Storming out of Syria and taking control of key cities in a matter of days, the Islamic state of Iraq and al-Sham (ISIS) has shown that Iraq’s stability could be very easily measured on the Richter scale. But state fragility, democratic deficits and measures of success in democracy promotion, are hardly the hot topic. Proxy wars are.
Left, right and centre, the media started using “proxy wars” and “proxy warfare” to describe what is happening in Iraq. Dusting the Cold War archives paid off: a catchy phrase, a newspaper seller, a tool for finger pointing. Any while journalistic zeal is usually overdoing it, this time they surely nailed it. What the ISIS is doing in Iraq is a fully fledged proxy war which hides centuries old Sunni-Shiite rivalry and spreads over many borders. All of this, however, makes for some pertinent questions: What is proxy warfare? Who is actually fighting in the Middle East? Why are they fighting? Oh, and let’s not forget, how do we stop it?
To put it simply, proxy wars are indirect interventions. To complicate things, proxy wars are indirect interventions in which a Beneficiary uses a Proxy against a specific Target. The labels used until now to speak of the parties involved in indirect wars vary from “client” and “patron” to “principal” and “pawn”, and are essentially tributary to the Cold War quest for bloc building. But proxy war history is lengthy, almost mythical, and heavily complicated by archival secrecy, and as a foreign policy tool its origins lay with George Kennan’s notion of psychological warfare, used against the Soviets.
What we see today, however, is much more than that and I argue it comes in two forms: 1) projecting a rivalry on an ongoing conflict by indirectly supporting a party (Guatemala in 1954, Afghanistan during the 1980s, Iraq now), and 2) using a third party to fight your conflict (Sudan’s use of the Arab rebel military group Janjaweed as a proxy agent in Darfur, Mengistu Haile Mariam’s Ethiopia supporting the Sudanese People’s Liberation Army against the authority in Khartoum).
What makes them different is the different logic of indirect action that they follow. When using a conflict for their own interests, states substitute the war context. By providing economic and military assistance they further a conflict directed not necessarily at the party the proxy is fighting, but at their own rival. However, when they use a third party, not only do they substitute themselves, but they also delegate. Simply put, they empower a proxy to directly fight their enemy. In both cases, the result is a chain of dependencies, whose main strengths are plausible deniability and risk minimising.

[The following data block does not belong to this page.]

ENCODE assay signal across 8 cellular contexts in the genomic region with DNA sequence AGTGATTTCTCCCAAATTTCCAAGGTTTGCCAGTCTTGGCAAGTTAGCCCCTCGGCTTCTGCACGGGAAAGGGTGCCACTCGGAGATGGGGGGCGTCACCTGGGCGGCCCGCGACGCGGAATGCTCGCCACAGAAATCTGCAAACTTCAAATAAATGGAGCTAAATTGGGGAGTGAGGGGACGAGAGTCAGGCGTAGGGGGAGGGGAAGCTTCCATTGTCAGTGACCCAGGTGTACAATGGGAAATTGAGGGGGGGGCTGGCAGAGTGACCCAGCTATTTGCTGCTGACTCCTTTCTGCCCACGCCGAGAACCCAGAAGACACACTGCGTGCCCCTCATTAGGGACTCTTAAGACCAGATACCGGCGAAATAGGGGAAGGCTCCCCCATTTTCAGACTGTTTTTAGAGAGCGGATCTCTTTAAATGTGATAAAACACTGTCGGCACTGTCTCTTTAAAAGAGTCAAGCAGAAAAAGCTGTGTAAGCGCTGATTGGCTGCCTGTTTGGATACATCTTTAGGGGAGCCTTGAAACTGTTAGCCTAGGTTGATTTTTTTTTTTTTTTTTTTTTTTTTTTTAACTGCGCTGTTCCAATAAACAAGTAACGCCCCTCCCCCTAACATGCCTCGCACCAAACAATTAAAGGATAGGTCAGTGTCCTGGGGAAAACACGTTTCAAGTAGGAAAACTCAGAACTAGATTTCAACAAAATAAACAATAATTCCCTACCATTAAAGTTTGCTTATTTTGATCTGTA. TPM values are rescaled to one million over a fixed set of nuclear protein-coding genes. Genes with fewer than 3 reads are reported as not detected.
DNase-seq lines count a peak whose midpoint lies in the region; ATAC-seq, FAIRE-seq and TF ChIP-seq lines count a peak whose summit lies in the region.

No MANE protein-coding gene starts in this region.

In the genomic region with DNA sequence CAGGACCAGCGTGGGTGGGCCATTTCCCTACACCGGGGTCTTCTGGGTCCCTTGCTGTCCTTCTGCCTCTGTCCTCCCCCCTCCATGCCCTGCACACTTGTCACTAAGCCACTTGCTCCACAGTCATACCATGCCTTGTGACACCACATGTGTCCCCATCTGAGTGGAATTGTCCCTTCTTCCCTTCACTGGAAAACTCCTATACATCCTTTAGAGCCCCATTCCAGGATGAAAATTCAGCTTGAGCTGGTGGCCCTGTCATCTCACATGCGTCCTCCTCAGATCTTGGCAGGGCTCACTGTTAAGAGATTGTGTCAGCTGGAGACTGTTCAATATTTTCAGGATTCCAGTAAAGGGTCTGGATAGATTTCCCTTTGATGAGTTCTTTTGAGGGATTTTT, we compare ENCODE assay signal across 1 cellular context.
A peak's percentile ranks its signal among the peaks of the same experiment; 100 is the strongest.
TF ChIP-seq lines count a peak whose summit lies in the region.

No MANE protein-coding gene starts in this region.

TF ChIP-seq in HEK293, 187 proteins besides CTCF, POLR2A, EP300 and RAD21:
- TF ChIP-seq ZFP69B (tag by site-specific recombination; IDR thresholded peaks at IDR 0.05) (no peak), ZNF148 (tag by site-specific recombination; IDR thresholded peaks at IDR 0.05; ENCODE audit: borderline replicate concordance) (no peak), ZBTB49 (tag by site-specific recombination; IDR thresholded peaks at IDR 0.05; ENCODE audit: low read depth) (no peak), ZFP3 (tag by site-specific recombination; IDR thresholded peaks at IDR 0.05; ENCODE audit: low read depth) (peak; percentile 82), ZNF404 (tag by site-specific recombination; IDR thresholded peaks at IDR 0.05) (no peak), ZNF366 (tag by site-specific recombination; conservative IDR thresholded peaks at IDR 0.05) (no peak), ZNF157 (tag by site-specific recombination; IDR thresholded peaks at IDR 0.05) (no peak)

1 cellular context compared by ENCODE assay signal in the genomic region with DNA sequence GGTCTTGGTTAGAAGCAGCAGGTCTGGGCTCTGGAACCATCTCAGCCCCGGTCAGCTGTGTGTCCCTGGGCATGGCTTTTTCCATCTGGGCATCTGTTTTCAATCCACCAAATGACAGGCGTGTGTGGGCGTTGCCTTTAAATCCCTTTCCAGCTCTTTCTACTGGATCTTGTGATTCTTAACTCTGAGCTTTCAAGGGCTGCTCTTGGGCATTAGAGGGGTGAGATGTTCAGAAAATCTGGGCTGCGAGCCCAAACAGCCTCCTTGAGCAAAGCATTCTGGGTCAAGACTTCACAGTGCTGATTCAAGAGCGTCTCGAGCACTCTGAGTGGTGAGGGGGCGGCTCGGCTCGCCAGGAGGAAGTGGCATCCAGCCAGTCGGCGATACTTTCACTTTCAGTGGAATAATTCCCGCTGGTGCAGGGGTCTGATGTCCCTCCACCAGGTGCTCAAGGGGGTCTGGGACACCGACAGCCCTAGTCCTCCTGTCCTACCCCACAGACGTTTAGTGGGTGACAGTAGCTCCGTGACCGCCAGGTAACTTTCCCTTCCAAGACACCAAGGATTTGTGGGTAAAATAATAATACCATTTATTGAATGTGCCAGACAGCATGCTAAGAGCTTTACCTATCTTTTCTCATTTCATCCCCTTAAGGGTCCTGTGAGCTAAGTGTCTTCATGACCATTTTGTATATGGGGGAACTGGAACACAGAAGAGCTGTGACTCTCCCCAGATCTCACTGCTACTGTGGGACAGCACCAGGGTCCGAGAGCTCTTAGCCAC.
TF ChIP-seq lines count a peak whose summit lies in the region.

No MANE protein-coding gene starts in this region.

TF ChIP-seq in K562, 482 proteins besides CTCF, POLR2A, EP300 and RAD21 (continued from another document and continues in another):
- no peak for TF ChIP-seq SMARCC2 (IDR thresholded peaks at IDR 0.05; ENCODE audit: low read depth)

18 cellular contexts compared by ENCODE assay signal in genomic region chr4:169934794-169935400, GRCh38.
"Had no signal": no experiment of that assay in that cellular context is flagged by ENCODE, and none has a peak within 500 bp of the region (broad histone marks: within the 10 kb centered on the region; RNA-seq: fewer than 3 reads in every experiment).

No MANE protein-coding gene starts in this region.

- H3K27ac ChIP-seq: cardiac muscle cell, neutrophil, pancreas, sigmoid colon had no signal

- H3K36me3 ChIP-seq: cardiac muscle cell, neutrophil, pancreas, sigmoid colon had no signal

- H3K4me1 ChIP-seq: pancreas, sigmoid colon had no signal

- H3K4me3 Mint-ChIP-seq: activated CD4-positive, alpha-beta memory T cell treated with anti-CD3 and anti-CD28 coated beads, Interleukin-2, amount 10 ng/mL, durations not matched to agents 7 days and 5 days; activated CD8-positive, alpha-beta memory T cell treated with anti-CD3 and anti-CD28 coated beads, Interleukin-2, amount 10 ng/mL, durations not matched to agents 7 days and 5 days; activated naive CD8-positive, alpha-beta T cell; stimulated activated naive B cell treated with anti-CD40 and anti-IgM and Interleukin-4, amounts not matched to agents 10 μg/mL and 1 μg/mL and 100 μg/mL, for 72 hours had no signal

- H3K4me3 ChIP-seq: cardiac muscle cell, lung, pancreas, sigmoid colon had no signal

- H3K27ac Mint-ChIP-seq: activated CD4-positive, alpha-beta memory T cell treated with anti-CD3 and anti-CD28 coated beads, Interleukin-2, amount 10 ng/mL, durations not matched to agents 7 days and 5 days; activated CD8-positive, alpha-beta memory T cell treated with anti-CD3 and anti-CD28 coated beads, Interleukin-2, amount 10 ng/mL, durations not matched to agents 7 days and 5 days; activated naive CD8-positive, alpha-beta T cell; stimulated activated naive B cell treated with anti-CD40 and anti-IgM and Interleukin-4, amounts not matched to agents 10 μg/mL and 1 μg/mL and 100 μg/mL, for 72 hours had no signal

So what is happening in Iraq? Like so many countries in Africa and Latin America, Iraq is a place of dumped rivalries. What complicates the picture is that besides decades long Western-Eastern ideological confrontation, the country is riddled with its own divides. And it’s not only the country, but the entire region. As former spokesperson for the US defence department J.D. Gordon said, what we are seeing now is a “proxy war between Saudi Arabia and the Iranians which is now spilled over into Iraq and there will be a lot more violence in the months, years to come.” On a local level, the conflict in Iraq brings forth Sunni claims for greater political representation and power-sharing. On a wider more regional level, Iraq becomes the background for projecting the complex and historically rich conflict between the Shia and the Sunni, with Saudi Arabia and the Gulf states funding ISIS and other rebels first against Syria and now against the government of Iraq (the latter being know to frequently align with Teheran).
Then if ISIS is co-dependent and the Saudis are the enablers, what is the right course of action? Turned into a question of counterinsurgency, there are not that many options. Unilateral direct intervention would create public outrage, and with Obama shifting focus onto East Asia it’s unlikely to happen (the 275 authorised military personnel sent to the US Embassy in Baghdad hardly makes the case for Iraq II, and despite Baghdad officially asking the US for airstrikes, talks point to limited targeted airstrikes similar to those in Yemeni and Pakistan). Indirect intervention is already happening, as archives will inevitably show decades from now. However, to stabilise the situation, a first step is to isolate ISIS by cutting the links between the proxy and the funding states (although intelligence sources reveal that their assets are now worth $1.5 billion). Secondly, there should be increased military collaboration with the extremely well organised and capable Kurdish pesh merga militia, while cautioning Turkey to look at the bigger picture and not just at possible Kurdish separatist repercussions. Lastly, the US has to bring to the table the people who have mastered indirect wars, have regional credible intelligence, and, strangely, who should have already been at the table since the fall of Saddam Hussein: Iran. Iran is no stranger to indirect intervention, its involvement in supporting Hezbollah and Hamas being well known. As shocking as the prospects of a US-Iran Axis of Good are, this the next logical step. After all, if the enemy of my enemy is my friend, a common enemy is a good start for them to be friends.
Vladimir Rauta is a PhD candidate in the School of Politics and International Relations at the University of Nottingham researching proxy wars. He tweets @VladimirRauta